The real heat comes with “Going To The Ceremony”, the first vocal track of Satellite Flight. Opening uniquely itself with spoken word intro (“Now certainly we all recognize the extremely, extremely low probability / of life existing on the moon”), the track dives right into the rock-rap, left-of-center approach that Kid Cudi as well as WZRD has come to be known for. This includes the typical humming, the repetitive lyrics (“But I don’t know where I’m going / where I’m going, it’s all happening / I’m going, it’s all happening”), as well as the driving, minimalism. “Going To The Moon” is familiar fare for the artist.
From the album St. Vincent
Note: St. Vincent was a late February release that wasn’t reviewed until March.
From one oddball to another, it should be noted that St. Vincent once guested on a Kid Cudi album – Man on the Moon II: The Legend of Mr. Rager to be precise. On her own self-titled album, St. Vincent awes with her incredible songwriting abilities, with none usurping the brilliant “Digital Witness”:
“Digital Witness” is a definitely standout, with its soulful, groove-laden production work. St. Vincent definitely criticizes social media/networking, and how it’s affected traditional social relationships. “People turn the TV on, it looks like a window.” Basically, St. Vincent seems to suggest that real-life interaction has been supplanted with any number apps and social networking avenues. “Digital witnesses / what’s the point of even sleeping,” St. Vincent sings on the chorus. “If I can’t show it if you can’t see me / what’s the point of doing anything?” Does she overreact to the power of social media? Perhaps or perhaps not, but she makes one awesome song in the process.
After six non-consecutive weeks atop the Billboard 200 Albums Charts, the Frozen Soundtrack makes it a seventh week at the penthouse. This week, Frozen rallies to sell a gargantuan 202,000 copies. I guess folks just can’t “Let It Go” – bad joke, I know. I’d say that the release of the album to DVD/Blu-ray/Digital likely had a role in elevating those sales. After Frozen, things get a bit hairier.
YG debuts at no. 2 with album My Krazy Life, which sold 61,000 copies. 61,000 copies isn’t a bad number, but don’t call it sexy either. Foster The People land at no. 3, moving 54,000 copies of Supermodel, their second album. Skrillex follows at no. 4 with Recess, which sold 47,000 copies. Apparently there were physical copies of Recess, though when I visited the CD section, I was unable to find it – it obviously got its sales totals from digital sales. Rock band The Pretty Reckless bow at no. 5, with 35,000 copies sold of Going to Hell (charming title, right?). Enrique Iglesias’ Sex and Love enters in at no. 8 with a tepid 24,000 copies while Taking Back Sunday land at no. 10 with 22,000 copies sold of Happiness Is. Iglesias and Taking Back Sunday have both had better days where sales are concerned.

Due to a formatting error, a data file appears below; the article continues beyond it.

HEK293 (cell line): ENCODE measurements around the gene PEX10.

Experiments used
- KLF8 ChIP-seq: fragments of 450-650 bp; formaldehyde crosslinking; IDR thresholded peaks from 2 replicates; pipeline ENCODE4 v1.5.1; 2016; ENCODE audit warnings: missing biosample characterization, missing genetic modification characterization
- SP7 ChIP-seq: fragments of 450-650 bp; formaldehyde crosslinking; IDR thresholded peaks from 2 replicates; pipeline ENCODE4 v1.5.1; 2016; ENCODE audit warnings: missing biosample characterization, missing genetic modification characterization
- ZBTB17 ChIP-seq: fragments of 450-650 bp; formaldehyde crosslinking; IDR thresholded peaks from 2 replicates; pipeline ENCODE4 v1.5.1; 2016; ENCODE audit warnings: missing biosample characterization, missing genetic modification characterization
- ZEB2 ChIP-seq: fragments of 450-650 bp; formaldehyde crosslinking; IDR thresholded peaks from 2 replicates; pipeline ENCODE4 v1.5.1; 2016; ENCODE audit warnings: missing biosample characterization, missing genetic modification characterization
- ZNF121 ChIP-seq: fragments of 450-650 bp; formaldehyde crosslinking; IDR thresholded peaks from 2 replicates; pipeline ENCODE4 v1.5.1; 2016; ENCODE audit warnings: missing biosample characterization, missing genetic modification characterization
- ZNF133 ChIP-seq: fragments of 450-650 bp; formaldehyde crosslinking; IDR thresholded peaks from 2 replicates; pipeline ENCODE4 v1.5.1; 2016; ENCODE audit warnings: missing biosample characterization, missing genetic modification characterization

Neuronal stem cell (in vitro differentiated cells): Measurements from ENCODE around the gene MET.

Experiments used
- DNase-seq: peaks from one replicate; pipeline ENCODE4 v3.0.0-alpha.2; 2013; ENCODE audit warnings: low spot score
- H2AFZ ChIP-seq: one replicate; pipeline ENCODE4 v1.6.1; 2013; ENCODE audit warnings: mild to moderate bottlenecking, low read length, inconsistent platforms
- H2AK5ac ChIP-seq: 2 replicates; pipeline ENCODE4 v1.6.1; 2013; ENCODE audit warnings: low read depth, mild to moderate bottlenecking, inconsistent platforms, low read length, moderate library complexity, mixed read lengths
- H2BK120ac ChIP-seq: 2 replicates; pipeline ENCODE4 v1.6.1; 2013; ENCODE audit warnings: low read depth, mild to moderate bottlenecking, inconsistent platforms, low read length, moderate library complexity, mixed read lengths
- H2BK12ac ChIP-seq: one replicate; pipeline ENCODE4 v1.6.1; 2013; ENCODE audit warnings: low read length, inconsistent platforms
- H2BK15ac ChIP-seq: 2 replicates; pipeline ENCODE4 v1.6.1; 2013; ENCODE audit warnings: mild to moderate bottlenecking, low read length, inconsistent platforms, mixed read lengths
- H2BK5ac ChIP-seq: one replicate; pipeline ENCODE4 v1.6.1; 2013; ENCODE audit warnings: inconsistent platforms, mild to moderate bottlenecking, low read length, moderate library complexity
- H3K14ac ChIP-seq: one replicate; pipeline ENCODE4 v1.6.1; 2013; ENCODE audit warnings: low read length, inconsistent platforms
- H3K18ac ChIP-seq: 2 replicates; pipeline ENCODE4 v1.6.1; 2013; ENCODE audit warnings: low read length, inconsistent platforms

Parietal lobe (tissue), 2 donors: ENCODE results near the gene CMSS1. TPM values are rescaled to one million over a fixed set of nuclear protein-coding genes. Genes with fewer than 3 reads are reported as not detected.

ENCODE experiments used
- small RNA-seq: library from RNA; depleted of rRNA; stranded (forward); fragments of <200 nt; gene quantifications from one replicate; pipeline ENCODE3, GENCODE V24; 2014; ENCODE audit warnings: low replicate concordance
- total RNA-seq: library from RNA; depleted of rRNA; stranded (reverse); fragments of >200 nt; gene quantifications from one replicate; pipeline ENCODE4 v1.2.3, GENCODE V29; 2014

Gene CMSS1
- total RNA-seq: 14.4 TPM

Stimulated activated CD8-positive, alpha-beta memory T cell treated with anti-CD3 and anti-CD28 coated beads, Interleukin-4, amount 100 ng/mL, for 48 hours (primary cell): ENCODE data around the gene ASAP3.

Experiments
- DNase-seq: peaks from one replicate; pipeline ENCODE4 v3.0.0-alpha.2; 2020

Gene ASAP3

“Happy” continues to be the story on the Billboard Hot 100 as Pharrell Williams’ infectious throwback R&B single is a big-time hit. Perhaps more surprising is the success of John Legend’s “All of Me”, which according to billboard.com has risen to no. 2 this week! Two R&B tracks sit in the top two of the Billboard Hot 100 – shocking!
Several new releases landed in the top 10 this week, even though the numbers were so-so for some. Next week, new albums arrive courtesy of Shakira (Shakira), Karmin (Pulses), Johnny Cash (Out Among the Stars), Erica Campbell (HELP), and My Chemical Romance (May Death Never Stop You: Greatest Hits 2001 – 2013) among others. All should definitely have no trouble charting and making some noise.
The first four, second round, and third rounds of the NCAA Tournament are over my friends, and after numerous upsets and the birth of those Cinderella teams looking for another shot to slay the giant, the tournament marches on with the upcoming Sweet 16 and Elite 8. What better way to celebrate and prepare for these deep tournament runs with a playlist of 16 songs fit for the Sweet 16? Let’s go #TEAM!
“We Will Rock You”
Most spirited lyrics:
Buddy you’re a young man hard man / shouting in the street gonna take on the world some day / you got blood on your face, you big disgrace / waving your banner all over the place” (verse one)
“We will, we will rock you!” (Chorus)
Swag, swag, swag! The big boys are going to take down the little boys – the fakes are out! “We Will Rock You” isn’t ultimately about basketball, but the ‘fight’ within the lyrics of the song sounds much like the moxie and the mind-set required on the court. “We Will Rock You” is confident, much like a veteran, and experienced team that understands their roles should be. Nope, it’s not basketball specific, but there are more than enough parallels.
(From Lift Your Spirit)
“Well you can tell everybody / yeah you can tell everybody / go ahead and tell everybody / I’m the man, I’m the man, I’m the man”